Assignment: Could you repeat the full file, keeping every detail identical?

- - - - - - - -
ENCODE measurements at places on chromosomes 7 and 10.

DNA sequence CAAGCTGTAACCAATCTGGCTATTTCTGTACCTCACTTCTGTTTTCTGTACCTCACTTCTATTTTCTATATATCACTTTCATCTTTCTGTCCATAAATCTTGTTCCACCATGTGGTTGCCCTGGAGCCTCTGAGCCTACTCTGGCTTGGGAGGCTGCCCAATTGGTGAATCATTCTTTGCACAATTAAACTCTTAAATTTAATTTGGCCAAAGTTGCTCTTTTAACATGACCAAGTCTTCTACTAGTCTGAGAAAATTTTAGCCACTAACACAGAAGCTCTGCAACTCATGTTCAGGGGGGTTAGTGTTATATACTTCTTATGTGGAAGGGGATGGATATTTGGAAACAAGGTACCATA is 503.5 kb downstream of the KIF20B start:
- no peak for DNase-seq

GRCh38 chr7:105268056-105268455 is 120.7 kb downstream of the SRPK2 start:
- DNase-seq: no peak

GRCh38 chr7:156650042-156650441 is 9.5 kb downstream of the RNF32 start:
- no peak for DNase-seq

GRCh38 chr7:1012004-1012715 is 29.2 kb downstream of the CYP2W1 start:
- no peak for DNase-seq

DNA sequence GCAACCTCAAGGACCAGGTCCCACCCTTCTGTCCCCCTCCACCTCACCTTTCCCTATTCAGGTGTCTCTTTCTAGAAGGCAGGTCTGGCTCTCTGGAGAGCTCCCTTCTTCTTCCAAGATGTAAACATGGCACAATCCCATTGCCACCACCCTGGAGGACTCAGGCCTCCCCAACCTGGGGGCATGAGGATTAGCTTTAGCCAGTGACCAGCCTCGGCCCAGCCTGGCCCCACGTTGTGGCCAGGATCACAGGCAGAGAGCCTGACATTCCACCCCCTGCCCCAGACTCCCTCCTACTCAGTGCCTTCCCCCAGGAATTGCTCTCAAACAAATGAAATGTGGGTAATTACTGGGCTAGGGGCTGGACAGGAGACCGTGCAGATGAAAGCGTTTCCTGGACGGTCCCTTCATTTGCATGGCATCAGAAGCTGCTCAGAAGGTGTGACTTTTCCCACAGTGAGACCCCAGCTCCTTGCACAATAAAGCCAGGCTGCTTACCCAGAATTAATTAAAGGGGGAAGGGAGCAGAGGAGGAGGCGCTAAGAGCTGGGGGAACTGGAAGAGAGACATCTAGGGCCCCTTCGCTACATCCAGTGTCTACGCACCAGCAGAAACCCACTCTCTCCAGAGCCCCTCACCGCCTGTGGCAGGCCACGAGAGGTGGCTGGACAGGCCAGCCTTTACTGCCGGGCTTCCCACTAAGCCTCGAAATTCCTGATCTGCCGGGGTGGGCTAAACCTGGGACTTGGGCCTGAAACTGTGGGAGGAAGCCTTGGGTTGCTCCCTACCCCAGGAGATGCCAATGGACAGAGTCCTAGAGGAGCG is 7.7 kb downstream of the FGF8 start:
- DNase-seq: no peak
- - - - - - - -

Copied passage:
ENCODE measurements at places on chromosomes 7 and 10.

DNA sequence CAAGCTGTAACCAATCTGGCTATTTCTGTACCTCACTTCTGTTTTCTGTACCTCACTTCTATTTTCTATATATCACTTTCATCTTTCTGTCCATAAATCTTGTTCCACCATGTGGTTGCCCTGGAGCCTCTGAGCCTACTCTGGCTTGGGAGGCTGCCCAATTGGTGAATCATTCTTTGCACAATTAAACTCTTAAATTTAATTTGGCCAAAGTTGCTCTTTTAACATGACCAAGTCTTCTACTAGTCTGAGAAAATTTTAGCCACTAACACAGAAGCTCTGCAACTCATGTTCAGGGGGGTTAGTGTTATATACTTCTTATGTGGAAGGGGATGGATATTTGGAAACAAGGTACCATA is 503.5 kb downstream of the KIF20B start:
- no peak for DNase-seq

GRCh38 chr7:105268056-105268455 is 120.7 kb downstream of the SRPK2 start:
- DNase-seq: no peak

GRCh38 chr7:156650042-156650441 is 9.5 kb downstream of the RNF32 start:
- no peak for DNase-seq

GRCh38 chr7:1012004-1012715 is 29.2 kb downstream of the CYP2W1 start:
- no peak for DNase-seq

DNA sequence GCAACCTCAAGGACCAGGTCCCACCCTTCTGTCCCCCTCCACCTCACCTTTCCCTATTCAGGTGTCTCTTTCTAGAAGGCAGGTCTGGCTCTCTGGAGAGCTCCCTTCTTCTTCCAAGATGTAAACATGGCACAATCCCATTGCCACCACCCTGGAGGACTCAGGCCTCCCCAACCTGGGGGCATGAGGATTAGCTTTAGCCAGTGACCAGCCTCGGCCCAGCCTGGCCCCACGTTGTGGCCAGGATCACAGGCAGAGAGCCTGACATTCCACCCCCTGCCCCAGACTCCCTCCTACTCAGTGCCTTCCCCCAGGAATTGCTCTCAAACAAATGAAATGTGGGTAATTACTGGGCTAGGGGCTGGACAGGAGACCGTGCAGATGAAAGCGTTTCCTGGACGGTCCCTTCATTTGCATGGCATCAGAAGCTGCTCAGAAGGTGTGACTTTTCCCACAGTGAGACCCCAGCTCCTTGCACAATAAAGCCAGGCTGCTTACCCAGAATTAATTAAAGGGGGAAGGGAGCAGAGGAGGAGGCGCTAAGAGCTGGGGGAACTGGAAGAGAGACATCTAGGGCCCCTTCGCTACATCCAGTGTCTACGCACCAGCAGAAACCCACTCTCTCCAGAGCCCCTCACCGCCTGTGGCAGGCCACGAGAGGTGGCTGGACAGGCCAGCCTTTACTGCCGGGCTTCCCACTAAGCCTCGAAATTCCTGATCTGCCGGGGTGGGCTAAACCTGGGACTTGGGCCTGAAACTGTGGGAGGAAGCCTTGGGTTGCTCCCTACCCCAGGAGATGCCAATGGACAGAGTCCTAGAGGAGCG is 7.7 kb downstream of the FGF8 start:
- DNase-seq: no peak